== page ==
A coalition of leading federal and state election officials, along with top voting equipment manufacturers, on Thursday unequivocally stated that there was “no evidence” that any voting system was compromised or votes lost during the recent general election.
"The November 3rd election was the most secure in American history. Right now, across the country, election officials are reviewing and double checking the entire election process prior to finalizing the result,” the executive committee of the Election Infrastructure Government Coordinating Council and the Election Infrastructure Sector Coordinating Council said in a joint statement Thursday.
“There is no evidence that any voting system deleted or lost votes, changed votes, or was in any way compromised,” the officials emphasized.
The officials — who include Election Assistance Commission Chairman Benjamin Hovland and New Mexico Secretary of State Maggie Toulouse Oliver (D) — noted that the security of the process was high as states worked to certify vote counts.
“When states have close elections, many will recount ballots,” the officials said. “All of the states with close results in the 2020 presidential race have paper records of each vote, allowing the ability to go back and count each ballot if necessary. This is an added benefit for security and resilience. This process allows for the identification and correction of any mistakes or errors.”
The statement from the election officials and stakeholders was put out following over a week of pushback by many Republicans over the results of the presidential election, and as President TrumpDonald TrumpSenate rejects attempt to block Biden's Saudi arms sale Crenshaw slams House Freedom Caucus members as 'grifters,' 'performance artists' Senate confirms Biden's nominee to lead Customs and Border Protection MORE has refused to concede to President-elect Joe BidenJoe BidenHouse passes 8B defense policy bill House approves bill to ease passage of debt limit hike Senate rejects attempt to block Biden's Saudi arms sale MORE due to unsubstantiated claims of widespread voter fraud.
The president's campaign has also mounted legal challenges in battleground states including Michigan, Pennsylvania and Georgia to contest election results. On Tuesday, Trump's campaign team filed a lawsuit in federal court in Michigan to stop the state from certifying its final vote count until allegations of irregularities are addressed.
The campaign has also signaled that it would request a recount in Wisconsin, which Biden was projected to win by a narrow margin the day after Nov. 3.
Meagan Wolfe, the top election official in Wisconsin, told The Associated Press on Thursday that after certifying votes in 55 out of 72 counties, there was no evidence of voter fraud swaying the election results.
“It’s rare to see any sort of significant changes,” Wolfe told the AP. “There’s always minor errors. ... We’re certainly not seeing anything unusual."
Other members of the executive committee who signed on to the joint statement included Bob Kolasky, the assistant director of the Cybersecurity and Infrastructure Security Agency (CISA), National Association of State Election Directors President Lori Augino and David Stafford, the supervisor of elections in Escambia County, Fla.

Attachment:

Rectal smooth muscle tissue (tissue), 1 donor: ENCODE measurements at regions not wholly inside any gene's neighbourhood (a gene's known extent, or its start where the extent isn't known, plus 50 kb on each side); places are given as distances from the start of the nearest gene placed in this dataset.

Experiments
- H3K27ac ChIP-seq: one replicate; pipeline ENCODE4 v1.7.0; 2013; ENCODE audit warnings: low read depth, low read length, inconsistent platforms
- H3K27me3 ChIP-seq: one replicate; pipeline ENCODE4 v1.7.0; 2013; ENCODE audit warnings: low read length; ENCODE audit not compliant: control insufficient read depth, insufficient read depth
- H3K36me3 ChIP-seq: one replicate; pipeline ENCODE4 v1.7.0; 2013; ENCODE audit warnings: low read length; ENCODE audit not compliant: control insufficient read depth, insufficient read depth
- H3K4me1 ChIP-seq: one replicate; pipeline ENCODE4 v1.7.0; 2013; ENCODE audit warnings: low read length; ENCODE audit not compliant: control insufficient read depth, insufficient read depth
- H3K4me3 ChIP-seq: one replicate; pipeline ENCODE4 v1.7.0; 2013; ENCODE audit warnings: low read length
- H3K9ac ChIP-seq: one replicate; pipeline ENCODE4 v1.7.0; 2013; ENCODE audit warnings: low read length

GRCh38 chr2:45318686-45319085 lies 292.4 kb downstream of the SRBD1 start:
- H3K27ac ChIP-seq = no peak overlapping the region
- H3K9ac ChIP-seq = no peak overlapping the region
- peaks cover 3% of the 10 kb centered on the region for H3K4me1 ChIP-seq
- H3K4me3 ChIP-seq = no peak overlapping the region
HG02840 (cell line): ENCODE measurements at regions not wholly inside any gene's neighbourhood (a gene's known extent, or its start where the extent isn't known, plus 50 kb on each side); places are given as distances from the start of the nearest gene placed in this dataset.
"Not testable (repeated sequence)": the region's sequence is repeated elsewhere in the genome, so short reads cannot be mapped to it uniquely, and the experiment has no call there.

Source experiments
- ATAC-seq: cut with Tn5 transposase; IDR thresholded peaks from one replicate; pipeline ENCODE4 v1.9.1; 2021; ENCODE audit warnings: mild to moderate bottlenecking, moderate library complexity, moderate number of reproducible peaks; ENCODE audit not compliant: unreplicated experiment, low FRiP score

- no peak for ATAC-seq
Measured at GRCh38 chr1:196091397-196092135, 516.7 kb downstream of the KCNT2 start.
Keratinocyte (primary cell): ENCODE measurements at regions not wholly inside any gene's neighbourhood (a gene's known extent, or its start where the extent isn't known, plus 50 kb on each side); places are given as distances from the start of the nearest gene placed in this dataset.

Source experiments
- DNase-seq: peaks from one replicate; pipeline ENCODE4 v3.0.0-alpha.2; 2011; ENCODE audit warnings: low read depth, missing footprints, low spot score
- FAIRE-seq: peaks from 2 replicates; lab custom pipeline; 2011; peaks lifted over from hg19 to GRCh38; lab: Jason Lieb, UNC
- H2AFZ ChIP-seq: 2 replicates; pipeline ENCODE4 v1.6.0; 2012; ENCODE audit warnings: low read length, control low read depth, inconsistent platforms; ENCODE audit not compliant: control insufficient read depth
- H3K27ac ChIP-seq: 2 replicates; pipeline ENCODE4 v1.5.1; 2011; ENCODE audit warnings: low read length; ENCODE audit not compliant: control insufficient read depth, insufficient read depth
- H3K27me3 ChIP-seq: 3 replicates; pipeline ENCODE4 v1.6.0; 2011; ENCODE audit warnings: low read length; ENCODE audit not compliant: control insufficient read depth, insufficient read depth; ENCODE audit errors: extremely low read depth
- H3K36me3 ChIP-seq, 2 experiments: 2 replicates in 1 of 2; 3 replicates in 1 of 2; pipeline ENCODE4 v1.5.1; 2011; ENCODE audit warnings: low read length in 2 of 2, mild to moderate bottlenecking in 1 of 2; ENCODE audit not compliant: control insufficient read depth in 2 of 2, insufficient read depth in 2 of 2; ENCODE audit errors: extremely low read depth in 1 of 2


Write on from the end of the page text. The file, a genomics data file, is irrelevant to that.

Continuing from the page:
Members of the Election Infrastructure Coordinating Council also expressed confidence in the vote, including top officials from Hart InterCivic and Election Systems & Software — two of the three largest voting equipment manufacturers in the U.S. — and from Democracy Works, Unisyn Voting Solutions and the Electronic Registration Information Center.
The contentious debate over the results of the presidential election, which major news networks called for Biden on Saturday, has spurred disinformation and misinformation online. Twitter said Thursday that it had labeled more than 300,000 posts for being “potentially misleading and disputed” in the two weeks around the general election.
The officials addressed the ongoing misinformation and disinformation around the election process, encouraging voters to turn to election officials as “trusted voices” for accurate information.
“While we know there are many unfounded claims and opportunities for misinformation about the process of our elections, we can assure you we have the utmost confidence in the security and integrity of our elections, and you should too,” the coalition said.
Federal, state and local election officials have worked over the past four years to increase the security of the voting process after Russian agents targeted and successfully accessed voter registration data in some U.S. states ahead of the 2016 presidential election.
Election Day last week was mostly quiet on the security front, with only a few glitches reported, and none due to a major hacking incident.
“After millions of Americans voted, we have no evidence any foreign adversary was capable of preventing Americans from voting or changing vote tallies,” CISA Director Christopher Krebs said in a statement following Election Day.
The Hill confirmed Thursday that Krebs was expecting to be fired due to reports around White House grievances over the CISA “rumor control” page, which was set up to debunk misinformation and disinformation around the election process.
While Krebs officially remains at his post as of Thursday night, top CISA official Bryan Ware will step down from his position Friday, with Reuters reporting the White House directed him to do so earlier this week.